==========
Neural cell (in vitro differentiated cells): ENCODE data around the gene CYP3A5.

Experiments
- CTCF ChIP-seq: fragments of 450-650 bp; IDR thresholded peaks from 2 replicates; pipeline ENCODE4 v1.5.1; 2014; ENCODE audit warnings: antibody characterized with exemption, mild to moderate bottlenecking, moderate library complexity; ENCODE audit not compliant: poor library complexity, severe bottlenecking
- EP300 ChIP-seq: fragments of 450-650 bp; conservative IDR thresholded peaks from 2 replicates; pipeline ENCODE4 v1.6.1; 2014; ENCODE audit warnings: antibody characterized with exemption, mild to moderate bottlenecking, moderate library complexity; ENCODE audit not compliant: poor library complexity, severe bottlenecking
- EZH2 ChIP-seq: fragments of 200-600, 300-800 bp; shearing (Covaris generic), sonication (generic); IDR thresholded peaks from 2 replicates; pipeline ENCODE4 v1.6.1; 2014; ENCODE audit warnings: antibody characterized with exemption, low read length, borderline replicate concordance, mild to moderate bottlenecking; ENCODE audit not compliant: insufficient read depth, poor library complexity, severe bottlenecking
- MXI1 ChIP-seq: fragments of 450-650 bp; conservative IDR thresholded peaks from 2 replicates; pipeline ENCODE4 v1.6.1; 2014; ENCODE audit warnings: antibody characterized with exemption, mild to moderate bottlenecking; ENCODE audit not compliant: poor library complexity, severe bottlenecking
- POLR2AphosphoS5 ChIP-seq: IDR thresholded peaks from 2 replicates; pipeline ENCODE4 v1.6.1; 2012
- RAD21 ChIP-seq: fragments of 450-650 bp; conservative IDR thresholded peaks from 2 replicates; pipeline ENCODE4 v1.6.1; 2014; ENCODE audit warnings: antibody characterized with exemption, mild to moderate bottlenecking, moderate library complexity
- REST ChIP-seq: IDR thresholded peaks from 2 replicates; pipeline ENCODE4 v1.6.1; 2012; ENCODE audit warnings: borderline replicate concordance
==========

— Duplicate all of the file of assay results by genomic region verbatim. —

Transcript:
Neural cell (in vitro differentiated cells): ENCODE data around the gene CYP3A5.

Experiments
- CTCF ChIP-seq: fragments of 450-650 bp; IDR thresholded peaks from 2 replicates; pipeline ENCODE4 v1.5.1; 2014; ENCODE audit warnings: antibody characterized with exemption, mild to moderate bottlenecking, moderate library complexity; ENCODE audit not compliant: poor library complexity, severe bottlenecking
- EP300 ChIP-seq: fragments of 450-650 bp; conservative IDR thresholded peaks from 2 replicates; pipeline ENCODE4 v1.6.1; 2014; ENCODE audit warnings: antibody characterized with exemption, mild to moderate bottlenecking, moderate library complexity; ENCODE audit not compliant: poor library complexity, severe bottlenecking
- EZH2 ChIP-seq: fragments of 200-600, 300-800 bp; shearing (Covaris generic), sonication (generic); IDR thresholded peaks from 2 replicates; pipeline ENCODE4 v1.6.1; 2014; ENCODE audit warnings: antibody characterized with exemption, low read length, borderline replicate concordance, mild to moderate bottlenecking; ENCODE audit not compliant: insufficient read depth, poor library complexity, severe bottlenecking
- MXI1 ChIP-seq: fragments of 450-650 bp; conservative IDR thresholded peaks from 2 replicates; pipeline ENCODE4 v1.6.1; 2014; ENCODE audit warnings: antibody characterized with exemption, mild to moderate bottlenecking; ENCODE audit not compliant: poor library complexity, severe bottlenecking
- POLR2AphosphoS5 ChIP-seq: IDR thresholded peaks from 2 replicates; pipeline ENCODE4 v1.6.1; 2012
- RAD21 ChIP-seq: fragments of 450-650 bp; conservative IDR thresholded peaks from 2 replicates; pipeline ENCODE4 v1.6.1; 2014; ENCODE audit warnings: antibody characterized with exemption, mild to moderate bottlenecking, moderate library complexity
- REST ChIP-seq: IDR thresholded peaks from 2 replicates; pipeline ENCODE4 v1.6.1; 2012; ENCODE audit warnings: borderline replicate concordance